These shrimp are susceptible to the same diseases that can kill other miniature shrimp. Since Ghost Shrimp are invertebrates, there are very few antibiotics that can be used safely with them.
In most cases, your only option will be to give the shrimp a salt water bath several times a day.
The basic steps are as follows:
- Take a cup of water from the main tank and dissolve 1 teaspoon of aquarium salt into the cup.
- Put the shrimp in the salt water. Use a timer to mark 30 seconds to 1 minute.
- After 30 seconds to 1 minute, immediately remove the shrimp from the salt water and return them to the community tank (or hospital tank if you decided to isolate them).
- You may need to repeat this process in a few hours or several times over a few days to get rid of the infection.
Here are the most common diseases you are likely to come across:
- Vorticella – this parasitic infection shows itself as a white crust around the shrimp’s mouth. If left untreated, it will eventually cover the Ghost Shrimp’s shell and cause death. Timed salt baths can help get rid of this infection if you catch it early enough.
- Fungal Infections – these usually look like white cotton candy sticking to the shrimp’s shell. If the shrimp is close to molting, the infection may be shed right along with the exoskeleton. You can still do one or two salt baths to limit the possibility of the pathogen digging through the shell and causing more problems.
- Internal Bacterial Infections – these will be easy to spot, but just about impossible to treat in Ghost Shrimp. All you have to do is look at the internal organs to see if they are pink or swollen. Ghost Shrimp may also turn opaque white. If you can get a medicated food that is safe for invertebrates, that may be your best option. In most cases, Ghost Shrimp will not survive internal bacterial infections. To help avoid this problem, keep tannins in the water, as they kill off bacteria. Almond leaves may also be of some help in this capacity.
- External Bacterial Infections – these usually attack the shrimp’s shell and cause pits, holes, and ulcers. Use timed salt water baths as soon as you see pits developing. You can also add calcium supplements if you suspect a dietary deficiency.
|Best Antibiotics||Aquarium salt baths|
|Treatments to Avoid||Anything with copper or listed as not safe for invertebrates|
|Food Recommendations When Sick||Blood worms, freeze dried foods, plankton|
|Hospital Tank or Isolation Within the Community Tank Specifics||If only one shrimp shows signs of infection, it may be best to isolate it before it infects others. They may all still get sick, as the pathogen may not be easy to remove from the water.|
3 Fascinating Facts About Ghost Shrimp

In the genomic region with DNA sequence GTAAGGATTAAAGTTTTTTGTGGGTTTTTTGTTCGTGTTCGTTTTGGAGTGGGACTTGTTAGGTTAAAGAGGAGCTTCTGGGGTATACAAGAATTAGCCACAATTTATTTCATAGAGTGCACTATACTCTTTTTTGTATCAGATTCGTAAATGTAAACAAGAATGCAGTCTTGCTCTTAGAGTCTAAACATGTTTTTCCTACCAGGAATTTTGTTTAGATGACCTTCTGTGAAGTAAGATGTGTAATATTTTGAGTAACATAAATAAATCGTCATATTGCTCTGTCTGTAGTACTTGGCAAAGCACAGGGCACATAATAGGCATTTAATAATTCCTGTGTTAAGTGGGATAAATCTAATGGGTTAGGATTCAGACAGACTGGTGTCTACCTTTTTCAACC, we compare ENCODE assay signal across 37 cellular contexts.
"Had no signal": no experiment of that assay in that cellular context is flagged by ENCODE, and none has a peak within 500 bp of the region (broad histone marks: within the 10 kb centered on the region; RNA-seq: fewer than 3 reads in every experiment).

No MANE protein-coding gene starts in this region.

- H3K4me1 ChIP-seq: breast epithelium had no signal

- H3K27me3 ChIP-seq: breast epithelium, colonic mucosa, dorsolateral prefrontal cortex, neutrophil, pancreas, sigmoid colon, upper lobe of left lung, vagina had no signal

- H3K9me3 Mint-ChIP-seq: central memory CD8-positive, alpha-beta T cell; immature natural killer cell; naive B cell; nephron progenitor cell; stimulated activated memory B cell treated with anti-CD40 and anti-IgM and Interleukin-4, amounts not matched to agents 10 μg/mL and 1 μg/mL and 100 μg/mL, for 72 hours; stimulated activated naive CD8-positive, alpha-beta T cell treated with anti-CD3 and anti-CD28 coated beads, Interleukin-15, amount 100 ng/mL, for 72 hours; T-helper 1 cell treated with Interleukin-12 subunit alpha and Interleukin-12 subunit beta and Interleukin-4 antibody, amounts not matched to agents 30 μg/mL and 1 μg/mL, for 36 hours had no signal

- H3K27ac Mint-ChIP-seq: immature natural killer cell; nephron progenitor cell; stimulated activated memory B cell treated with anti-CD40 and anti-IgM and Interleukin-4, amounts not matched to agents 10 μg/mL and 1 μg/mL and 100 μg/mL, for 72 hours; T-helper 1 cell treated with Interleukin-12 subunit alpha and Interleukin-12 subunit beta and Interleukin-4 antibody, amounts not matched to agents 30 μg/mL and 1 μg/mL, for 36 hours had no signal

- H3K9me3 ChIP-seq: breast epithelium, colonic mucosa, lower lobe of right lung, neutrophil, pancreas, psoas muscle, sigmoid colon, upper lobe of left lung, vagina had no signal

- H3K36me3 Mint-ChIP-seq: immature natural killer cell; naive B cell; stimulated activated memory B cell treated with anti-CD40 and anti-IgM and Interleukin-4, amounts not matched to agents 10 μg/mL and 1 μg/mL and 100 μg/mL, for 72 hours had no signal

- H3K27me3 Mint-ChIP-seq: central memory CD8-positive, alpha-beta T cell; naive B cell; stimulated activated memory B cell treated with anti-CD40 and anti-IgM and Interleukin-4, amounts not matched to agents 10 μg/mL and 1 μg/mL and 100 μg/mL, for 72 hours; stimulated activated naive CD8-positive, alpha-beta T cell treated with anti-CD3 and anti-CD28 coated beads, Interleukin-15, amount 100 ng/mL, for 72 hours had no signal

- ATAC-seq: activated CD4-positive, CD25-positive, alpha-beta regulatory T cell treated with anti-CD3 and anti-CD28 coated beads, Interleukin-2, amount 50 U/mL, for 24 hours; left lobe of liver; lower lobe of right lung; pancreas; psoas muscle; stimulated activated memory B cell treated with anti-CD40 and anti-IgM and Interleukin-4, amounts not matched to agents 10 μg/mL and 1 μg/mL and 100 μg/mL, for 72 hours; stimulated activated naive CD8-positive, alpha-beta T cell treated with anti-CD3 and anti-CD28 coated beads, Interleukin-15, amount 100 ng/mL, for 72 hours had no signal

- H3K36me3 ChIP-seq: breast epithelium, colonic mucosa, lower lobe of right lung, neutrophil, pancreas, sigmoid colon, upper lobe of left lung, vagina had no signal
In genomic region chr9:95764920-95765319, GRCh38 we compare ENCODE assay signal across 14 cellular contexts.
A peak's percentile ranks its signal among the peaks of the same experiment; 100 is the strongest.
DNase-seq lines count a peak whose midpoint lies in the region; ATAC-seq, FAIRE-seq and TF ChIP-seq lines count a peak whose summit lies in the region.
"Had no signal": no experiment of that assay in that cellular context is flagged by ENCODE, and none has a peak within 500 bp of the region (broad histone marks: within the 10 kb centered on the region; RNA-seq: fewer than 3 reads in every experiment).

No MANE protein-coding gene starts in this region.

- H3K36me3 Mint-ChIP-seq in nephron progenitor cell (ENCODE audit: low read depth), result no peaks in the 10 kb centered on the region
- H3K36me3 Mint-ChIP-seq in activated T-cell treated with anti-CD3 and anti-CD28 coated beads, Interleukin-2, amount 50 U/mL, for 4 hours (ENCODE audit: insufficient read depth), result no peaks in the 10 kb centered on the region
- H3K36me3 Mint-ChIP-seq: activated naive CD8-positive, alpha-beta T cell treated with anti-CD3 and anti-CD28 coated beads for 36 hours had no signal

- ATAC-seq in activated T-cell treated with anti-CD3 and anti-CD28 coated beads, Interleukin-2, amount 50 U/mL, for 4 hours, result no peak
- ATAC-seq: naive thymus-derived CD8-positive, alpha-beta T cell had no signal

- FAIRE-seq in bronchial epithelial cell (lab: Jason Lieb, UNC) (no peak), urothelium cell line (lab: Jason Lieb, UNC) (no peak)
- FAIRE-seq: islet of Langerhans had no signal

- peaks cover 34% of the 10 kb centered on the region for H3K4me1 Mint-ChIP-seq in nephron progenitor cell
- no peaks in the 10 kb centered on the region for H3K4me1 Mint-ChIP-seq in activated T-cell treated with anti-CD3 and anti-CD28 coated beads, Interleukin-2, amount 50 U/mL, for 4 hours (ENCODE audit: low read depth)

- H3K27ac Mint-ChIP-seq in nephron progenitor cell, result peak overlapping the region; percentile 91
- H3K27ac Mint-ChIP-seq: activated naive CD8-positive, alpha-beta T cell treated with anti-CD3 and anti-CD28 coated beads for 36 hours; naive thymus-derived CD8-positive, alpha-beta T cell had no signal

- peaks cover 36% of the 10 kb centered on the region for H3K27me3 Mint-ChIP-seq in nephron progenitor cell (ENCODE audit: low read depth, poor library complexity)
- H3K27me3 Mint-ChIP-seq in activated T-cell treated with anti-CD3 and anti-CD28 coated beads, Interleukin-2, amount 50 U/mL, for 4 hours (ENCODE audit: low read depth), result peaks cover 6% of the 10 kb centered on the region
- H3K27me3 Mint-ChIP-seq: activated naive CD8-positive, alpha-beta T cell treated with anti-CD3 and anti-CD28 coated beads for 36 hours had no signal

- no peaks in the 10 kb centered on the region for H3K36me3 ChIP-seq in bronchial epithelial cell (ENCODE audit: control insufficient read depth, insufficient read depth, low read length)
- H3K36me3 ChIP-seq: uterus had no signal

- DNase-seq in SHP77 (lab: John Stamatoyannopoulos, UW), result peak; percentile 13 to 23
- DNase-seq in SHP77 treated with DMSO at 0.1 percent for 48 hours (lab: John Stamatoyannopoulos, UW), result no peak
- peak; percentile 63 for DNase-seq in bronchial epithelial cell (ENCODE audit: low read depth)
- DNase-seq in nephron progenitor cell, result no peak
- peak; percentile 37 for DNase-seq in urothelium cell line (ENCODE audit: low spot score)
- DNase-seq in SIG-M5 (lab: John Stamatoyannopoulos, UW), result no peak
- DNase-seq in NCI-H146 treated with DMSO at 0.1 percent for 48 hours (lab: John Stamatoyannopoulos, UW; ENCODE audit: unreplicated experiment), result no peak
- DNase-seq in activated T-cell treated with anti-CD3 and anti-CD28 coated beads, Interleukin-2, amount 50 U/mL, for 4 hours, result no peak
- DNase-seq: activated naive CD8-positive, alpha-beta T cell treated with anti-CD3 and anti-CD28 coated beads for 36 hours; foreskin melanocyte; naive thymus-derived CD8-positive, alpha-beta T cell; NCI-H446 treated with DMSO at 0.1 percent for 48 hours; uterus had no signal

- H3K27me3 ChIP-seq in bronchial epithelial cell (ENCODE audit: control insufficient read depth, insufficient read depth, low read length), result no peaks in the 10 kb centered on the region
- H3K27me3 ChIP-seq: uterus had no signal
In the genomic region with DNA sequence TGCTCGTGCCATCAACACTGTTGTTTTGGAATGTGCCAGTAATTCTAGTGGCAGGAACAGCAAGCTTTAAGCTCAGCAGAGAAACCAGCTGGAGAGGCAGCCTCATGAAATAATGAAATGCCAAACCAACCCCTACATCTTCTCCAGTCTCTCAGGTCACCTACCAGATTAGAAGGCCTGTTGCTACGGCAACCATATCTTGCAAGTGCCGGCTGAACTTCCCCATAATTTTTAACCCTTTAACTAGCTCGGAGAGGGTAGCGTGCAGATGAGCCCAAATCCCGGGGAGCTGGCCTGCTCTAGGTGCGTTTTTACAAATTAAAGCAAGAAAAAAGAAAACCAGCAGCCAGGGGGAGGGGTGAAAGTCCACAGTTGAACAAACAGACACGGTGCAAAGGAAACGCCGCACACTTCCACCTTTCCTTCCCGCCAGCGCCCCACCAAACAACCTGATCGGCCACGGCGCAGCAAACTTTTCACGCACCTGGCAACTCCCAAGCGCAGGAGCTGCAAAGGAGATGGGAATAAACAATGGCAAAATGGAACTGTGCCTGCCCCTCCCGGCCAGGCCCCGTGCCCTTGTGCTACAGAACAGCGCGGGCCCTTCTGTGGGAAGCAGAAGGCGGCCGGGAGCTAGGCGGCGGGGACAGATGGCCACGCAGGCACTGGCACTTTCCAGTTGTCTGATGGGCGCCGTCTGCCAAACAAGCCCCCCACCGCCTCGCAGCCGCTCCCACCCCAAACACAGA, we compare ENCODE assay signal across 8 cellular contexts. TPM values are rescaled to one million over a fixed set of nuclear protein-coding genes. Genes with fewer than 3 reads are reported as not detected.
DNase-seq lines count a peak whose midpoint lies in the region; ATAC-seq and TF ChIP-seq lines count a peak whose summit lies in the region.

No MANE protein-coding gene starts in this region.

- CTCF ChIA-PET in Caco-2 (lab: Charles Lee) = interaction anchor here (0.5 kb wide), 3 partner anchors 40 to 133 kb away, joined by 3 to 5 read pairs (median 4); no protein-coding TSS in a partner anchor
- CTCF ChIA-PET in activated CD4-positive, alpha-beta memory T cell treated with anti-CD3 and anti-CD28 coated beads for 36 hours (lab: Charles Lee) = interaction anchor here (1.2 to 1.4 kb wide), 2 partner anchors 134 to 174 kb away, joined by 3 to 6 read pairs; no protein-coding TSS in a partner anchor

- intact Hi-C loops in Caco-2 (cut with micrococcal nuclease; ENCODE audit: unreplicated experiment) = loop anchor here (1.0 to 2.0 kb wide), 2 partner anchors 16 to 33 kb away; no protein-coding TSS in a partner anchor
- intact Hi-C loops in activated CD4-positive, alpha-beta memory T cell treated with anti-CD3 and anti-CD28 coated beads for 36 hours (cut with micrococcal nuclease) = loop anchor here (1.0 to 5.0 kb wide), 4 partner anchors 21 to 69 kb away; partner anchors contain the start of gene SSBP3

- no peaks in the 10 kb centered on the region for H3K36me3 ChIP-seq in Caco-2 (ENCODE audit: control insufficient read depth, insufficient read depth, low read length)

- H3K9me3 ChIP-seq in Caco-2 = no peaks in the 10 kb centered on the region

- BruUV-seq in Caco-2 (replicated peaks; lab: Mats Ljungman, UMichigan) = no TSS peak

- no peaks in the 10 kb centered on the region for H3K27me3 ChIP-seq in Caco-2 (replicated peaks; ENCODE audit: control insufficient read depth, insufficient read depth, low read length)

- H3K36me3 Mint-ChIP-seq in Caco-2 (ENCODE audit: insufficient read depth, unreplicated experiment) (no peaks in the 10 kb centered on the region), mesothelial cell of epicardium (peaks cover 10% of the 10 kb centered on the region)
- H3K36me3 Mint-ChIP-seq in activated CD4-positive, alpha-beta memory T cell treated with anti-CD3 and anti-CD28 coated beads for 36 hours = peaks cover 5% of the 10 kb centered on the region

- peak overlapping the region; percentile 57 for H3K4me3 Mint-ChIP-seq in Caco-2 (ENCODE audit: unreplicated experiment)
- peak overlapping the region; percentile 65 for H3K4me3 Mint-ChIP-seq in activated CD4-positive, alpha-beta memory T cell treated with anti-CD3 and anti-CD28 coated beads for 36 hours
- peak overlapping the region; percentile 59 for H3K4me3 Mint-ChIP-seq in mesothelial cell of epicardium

- These shrimp may come to the surface and turn upside down while waiting for food.
- They can see in front and to their rear at the same time by rotating their eyestalks.
- Ghost Shrimp may hide and become less active when they shed their exoskeleton and grow a new one.
Many people today buy Ghost Shrimp because they scavenge both algae and uneaten food. They also make interesting pets that will show the most personality when they are in a species specific tank.
While they can be challenging to keep at times, they are worth the effort!
Ghost Shrimp FAQs
Can ghost shrimp live alone?
Ghost shrimps are capable of living on their in a tank. They don’t need to live in a group to be healthy and happy.
However, even when living by themselves, they need to have plenty of water. The minimum sized tank for this type of shrimp is a five-gallon tank.
Ideally, you want to keep multiple Ghost Shrimp together. If you have more shrimp, you can have 3-5 shrimp in a 20-gallon tank.
How do you tell the difference between male and female ghost shrimp?
One of the easiest ways to tell the difference is size. Male ghost shrimp tend to be smaller, reaching only 1.2 inches in length, whereas the females reach upwards of 1.5 inches.
The female has a distinct green saddle that colors their stomach; this is the shrimp’s ovary.
In addition, the female shrimp have a much more pronounced back curve to compensate for their abdomens.
If the shrimp has a longer antenna, then it’s a good chance it is a male shrimp.
How Long do Ghost Shrimp Live for?
The average lifetime you can expect your ghost shrimp to live for is about one year. So compared to their invertebrate cousins, they have a much shorter life expectancy.
It is essential to keep in mind that the life expectancy of your shrimp depends on how you care for them and how the quality of the tank you keep.
If your tank has poor water, then the shrimp may only live for a few days, but if you keep conditions perfect, it’s not unheard of for these shrimp to live two years.